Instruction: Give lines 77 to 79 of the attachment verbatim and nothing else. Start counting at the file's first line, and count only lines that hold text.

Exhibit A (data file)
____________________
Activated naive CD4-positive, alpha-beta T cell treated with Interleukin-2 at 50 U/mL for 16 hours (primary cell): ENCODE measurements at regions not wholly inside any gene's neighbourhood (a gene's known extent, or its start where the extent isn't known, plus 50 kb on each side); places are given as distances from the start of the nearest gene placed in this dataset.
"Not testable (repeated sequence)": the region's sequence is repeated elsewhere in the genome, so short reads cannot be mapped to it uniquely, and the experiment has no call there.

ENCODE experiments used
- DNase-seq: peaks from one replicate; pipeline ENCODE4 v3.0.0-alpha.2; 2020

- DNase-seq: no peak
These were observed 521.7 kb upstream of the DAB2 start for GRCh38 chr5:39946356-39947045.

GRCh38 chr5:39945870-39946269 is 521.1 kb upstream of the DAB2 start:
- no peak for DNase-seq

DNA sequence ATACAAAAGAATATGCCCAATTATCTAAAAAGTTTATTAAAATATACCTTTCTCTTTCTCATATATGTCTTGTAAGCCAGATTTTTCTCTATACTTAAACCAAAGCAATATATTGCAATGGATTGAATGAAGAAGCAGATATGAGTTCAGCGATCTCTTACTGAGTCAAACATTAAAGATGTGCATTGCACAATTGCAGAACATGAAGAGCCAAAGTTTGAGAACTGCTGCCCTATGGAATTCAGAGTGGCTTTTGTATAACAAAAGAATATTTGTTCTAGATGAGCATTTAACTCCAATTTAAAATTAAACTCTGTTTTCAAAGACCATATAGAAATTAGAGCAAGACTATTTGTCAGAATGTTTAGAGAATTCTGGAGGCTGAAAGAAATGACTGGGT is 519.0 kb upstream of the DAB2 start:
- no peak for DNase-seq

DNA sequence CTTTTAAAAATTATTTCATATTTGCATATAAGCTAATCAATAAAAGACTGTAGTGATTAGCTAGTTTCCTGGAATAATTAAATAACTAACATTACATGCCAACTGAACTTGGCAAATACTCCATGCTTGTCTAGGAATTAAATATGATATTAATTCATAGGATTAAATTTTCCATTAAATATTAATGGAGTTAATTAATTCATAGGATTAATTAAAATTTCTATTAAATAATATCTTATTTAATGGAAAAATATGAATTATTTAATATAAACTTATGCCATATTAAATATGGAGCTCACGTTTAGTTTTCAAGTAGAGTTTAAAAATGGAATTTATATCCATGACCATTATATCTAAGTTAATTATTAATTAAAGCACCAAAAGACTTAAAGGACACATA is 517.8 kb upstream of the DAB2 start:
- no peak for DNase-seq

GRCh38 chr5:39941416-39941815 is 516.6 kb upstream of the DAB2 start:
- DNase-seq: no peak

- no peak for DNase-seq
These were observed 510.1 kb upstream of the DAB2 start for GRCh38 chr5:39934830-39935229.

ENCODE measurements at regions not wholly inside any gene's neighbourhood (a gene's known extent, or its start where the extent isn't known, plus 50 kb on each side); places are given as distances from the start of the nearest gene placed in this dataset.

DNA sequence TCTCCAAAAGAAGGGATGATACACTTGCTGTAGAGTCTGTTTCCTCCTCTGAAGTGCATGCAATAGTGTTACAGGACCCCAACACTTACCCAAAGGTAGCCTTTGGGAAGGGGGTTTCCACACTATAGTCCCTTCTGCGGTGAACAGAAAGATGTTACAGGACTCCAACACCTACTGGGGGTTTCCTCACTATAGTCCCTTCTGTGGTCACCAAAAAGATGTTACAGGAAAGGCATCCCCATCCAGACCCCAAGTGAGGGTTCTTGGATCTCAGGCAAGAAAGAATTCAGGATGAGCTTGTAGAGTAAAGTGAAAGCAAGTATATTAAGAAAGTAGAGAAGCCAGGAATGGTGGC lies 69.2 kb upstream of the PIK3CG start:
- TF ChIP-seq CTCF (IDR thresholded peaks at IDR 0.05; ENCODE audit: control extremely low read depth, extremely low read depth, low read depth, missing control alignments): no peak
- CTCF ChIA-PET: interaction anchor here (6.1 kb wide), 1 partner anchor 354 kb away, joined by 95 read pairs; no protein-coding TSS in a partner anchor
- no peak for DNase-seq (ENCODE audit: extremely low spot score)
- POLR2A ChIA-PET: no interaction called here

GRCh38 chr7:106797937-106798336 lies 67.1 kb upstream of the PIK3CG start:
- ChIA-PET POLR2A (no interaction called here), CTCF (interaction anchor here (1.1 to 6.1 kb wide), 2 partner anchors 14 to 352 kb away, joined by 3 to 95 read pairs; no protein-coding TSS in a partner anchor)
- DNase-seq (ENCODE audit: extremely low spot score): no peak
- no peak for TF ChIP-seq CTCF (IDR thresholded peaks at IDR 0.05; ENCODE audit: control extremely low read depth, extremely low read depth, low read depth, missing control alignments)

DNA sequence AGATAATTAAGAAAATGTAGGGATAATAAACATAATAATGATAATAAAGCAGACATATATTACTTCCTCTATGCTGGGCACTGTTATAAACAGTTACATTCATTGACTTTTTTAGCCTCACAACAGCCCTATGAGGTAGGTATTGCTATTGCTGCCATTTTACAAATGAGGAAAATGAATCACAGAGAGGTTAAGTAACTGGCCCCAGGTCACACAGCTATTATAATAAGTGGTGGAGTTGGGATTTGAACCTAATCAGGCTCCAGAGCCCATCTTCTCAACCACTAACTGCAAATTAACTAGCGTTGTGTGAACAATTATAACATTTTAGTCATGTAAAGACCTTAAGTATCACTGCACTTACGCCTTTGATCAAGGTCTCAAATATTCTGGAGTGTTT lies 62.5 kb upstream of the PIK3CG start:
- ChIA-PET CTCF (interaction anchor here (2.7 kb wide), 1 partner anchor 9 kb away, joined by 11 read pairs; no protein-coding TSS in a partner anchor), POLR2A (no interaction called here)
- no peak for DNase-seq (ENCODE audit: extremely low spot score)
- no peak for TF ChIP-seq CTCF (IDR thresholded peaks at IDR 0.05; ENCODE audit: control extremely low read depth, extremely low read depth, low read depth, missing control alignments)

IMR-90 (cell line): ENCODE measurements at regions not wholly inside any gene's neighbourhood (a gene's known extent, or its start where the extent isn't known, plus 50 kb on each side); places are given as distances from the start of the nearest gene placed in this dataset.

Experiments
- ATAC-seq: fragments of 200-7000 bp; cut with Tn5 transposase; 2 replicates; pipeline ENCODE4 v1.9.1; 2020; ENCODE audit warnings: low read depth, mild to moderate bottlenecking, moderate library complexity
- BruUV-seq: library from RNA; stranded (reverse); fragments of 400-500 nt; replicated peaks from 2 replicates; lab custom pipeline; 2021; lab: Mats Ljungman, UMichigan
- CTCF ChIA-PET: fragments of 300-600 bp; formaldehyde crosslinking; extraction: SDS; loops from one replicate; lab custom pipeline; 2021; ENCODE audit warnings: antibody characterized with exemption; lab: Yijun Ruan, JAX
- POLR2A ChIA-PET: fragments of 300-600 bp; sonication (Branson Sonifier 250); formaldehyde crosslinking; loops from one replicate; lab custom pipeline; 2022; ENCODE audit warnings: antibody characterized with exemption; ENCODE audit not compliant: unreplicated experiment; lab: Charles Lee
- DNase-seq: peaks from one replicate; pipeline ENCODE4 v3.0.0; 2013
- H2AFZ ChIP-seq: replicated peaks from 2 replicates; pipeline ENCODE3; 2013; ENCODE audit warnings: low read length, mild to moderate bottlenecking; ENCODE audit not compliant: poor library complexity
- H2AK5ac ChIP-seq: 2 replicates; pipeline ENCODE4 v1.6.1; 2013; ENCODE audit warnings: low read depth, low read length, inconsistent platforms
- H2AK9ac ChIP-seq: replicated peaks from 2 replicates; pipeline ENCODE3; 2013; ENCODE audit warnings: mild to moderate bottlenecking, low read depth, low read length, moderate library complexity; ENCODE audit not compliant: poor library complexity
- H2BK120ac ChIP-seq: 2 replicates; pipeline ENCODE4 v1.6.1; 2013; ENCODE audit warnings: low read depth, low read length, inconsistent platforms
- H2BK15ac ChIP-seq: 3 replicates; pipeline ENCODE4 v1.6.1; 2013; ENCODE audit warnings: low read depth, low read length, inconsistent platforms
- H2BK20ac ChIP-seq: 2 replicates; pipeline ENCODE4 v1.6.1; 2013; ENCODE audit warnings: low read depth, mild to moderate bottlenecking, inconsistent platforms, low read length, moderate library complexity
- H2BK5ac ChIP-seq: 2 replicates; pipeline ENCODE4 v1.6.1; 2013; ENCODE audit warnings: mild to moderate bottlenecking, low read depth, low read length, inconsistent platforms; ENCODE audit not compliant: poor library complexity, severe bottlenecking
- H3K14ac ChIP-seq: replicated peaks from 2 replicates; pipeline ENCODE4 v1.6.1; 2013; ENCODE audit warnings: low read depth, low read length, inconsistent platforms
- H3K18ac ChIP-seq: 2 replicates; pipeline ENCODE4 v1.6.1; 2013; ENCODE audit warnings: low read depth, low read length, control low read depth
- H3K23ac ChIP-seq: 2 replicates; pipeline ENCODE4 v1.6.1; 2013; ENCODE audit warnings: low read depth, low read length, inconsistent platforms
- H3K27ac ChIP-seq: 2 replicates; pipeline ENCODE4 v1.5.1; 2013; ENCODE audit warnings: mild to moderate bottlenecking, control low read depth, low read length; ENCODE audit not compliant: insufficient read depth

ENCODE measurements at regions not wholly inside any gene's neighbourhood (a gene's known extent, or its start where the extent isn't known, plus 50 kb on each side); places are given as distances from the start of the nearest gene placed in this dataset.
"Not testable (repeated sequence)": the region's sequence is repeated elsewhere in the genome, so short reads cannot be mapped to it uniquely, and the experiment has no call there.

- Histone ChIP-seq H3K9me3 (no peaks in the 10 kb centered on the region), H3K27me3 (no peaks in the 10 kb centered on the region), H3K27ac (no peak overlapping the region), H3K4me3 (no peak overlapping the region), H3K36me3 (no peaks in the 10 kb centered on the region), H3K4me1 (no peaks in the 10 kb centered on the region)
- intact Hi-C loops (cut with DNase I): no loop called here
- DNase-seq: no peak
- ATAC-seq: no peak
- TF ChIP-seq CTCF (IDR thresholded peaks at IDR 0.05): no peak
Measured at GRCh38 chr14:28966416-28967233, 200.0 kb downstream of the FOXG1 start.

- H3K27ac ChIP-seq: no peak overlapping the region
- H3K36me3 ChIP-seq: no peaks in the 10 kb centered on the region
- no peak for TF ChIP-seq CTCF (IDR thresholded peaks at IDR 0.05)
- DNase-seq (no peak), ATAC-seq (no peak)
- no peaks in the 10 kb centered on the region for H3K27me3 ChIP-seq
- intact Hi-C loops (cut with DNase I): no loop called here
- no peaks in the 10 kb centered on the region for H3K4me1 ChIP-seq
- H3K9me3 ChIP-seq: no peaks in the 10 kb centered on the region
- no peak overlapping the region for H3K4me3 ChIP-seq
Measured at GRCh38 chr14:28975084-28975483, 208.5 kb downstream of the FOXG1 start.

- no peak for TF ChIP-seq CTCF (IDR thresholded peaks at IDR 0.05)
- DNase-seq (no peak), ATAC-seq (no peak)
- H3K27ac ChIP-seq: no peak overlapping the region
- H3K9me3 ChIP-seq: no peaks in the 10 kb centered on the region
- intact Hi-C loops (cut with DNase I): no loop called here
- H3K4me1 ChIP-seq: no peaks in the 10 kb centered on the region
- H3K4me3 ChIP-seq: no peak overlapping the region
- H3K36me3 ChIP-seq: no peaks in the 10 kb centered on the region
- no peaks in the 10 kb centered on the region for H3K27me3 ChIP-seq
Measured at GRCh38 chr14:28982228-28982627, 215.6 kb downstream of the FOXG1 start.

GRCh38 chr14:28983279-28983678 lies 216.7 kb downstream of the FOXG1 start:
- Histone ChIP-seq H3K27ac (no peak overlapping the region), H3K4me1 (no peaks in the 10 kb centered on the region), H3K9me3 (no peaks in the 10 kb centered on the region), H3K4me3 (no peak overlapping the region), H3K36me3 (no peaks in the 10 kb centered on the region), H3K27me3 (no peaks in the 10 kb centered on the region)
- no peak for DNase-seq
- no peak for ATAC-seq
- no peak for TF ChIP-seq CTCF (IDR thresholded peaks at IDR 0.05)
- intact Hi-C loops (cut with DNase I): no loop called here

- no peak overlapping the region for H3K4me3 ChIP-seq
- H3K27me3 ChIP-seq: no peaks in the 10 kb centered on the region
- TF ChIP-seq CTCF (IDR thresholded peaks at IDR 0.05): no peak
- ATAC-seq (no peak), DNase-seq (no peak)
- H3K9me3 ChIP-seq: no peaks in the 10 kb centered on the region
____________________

GRCh38 chr14:28983279-28983678 lies 216.7 kb downstream of the FOXG1 start:
- Histone ChIP-seq H3K27ac (no peak overlapping the region), H3K4me1 (no peaks in the 10 kb centered on the region), H3K9me3 (no peaks in the 10 kb centered on the region), H3K4me3 (no peak overlapping the region), H3K36me3 (no peaks in the 10 kb centered on the region), H3K27me3 (no peaks in the 10 kb centered on the region)
- no peak for DNase-seq